The real Wujiao was a barrack-like group of buildings, with a single shop in a courtyard. Two Tibetan girls sat by the roadside drinking spirits, and they invited me over to rest and share their firewater. But I wanted water desperately. 1 stumbled onto the wider path that was the main street, and in front of a kiosk met a small Tibetan man in blue Chinese working clothes. There was no running water here, he said, but he invited me into his shed and built a fire to boil me some hot water. I sat, exhausted, but glad to have finally found someone who could speak passable Chinese.

No sooner had I sipped my first bowl of sooty-flavoured water than I heard a car engine. Strange, I thought, because there were no roads around here. I rushed out to see a Jeep screech to a halt, from which emerged three men brandishing automatic weapons. I froze with fear at the sight of the guns, and prepared to he frog-marched off for interrogation about why I was in a forbidden area. The men were in civilian clothes, and their leader was a suavely dressed Chinese just like the plain-clothes cops I had seen in Guilin.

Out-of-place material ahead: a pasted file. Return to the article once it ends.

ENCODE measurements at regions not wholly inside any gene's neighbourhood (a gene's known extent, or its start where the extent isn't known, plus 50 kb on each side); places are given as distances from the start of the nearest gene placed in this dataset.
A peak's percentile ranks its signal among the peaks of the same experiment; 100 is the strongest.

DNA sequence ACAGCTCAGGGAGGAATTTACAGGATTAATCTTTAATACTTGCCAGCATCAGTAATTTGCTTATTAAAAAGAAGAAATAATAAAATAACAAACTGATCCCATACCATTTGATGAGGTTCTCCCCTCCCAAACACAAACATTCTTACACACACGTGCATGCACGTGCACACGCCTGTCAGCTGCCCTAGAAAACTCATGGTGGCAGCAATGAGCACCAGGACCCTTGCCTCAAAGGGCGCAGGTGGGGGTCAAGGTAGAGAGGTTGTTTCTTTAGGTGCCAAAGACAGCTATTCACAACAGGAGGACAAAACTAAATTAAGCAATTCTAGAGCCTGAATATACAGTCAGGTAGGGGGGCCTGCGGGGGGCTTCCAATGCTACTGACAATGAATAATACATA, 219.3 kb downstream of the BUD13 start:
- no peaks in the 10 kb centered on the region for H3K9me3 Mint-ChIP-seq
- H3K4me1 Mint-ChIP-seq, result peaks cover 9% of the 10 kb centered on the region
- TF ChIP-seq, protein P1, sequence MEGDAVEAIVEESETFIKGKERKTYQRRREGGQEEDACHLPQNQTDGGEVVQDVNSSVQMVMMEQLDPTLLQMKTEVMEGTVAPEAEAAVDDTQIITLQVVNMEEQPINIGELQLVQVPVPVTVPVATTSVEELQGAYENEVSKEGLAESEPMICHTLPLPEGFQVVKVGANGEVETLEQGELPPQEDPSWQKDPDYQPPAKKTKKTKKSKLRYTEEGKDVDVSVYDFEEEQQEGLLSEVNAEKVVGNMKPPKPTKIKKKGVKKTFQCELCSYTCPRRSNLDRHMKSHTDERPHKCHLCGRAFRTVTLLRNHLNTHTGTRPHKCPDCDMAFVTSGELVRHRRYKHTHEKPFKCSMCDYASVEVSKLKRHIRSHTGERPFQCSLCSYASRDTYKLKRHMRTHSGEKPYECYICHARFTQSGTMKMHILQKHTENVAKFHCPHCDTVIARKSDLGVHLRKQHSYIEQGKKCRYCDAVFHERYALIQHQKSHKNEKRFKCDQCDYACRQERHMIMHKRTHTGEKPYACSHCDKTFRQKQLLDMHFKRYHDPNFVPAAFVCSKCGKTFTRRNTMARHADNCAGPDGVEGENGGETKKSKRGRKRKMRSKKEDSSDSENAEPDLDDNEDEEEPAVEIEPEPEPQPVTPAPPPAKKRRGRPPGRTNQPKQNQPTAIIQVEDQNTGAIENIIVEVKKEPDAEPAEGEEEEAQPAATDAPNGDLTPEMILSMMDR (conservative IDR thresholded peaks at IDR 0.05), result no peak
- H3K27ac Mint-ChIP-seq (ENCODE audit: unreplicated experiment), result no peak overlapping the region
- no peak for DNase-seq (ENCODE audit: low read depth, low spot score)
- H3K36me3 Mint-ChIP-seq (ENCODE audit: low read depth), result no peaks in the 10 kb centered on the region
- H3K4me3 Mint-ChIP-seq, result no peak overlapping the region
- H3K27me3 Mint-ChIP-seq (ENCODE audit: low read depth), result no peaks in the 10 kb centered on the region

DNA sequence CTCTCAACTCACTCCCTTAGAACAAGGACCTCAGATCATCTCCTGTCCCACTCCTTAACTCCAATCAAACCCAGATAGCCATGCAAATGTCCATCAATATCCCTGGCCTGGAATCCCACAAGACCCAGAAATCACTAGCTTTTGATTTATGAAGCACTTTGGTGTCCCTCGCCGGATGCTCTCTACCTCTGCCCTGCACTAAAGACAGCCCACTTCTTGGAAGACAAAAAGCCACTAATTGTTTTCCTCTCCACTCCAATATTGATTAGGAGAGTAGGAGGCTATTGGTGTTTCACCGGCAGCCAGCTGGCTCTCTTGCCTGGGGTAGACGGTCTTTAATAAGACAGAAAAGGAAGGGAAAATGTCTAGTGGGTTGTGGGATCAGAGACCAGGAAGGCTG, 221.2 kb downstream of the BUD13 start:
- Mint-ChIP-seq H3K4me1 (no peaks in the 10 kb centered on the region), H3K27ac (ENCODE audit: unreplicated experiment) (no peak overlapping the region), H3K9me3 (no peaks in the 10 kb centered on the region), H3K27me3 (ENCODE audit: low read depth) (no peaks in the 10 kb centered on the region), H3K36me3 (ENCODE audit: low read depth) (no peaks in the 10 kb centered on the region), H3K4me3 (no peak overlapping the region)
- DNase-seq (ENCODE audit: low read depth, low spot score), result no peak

He walked up to me and held out his hand to give me a firm handshake, with a friendly 'Ni hao! Ni hao!' Where had I come from? I told him about my walk over from Youngning. 'Wow! That's tough! I really admire your spirit,' he said, and explained that his Jeep group were Party officials from Muli county who had just driven over a rough mountain track to inspect this village. It took four hours by car, twelve hours on foot. he said. Meanwhile, the Tibetan shopkeeper came running out with a live chicken, which he pressed on the leader. The leader made a show of trying to refuse, but the shopkeeper insisted: 'It's nothing, realty..' he grovelled.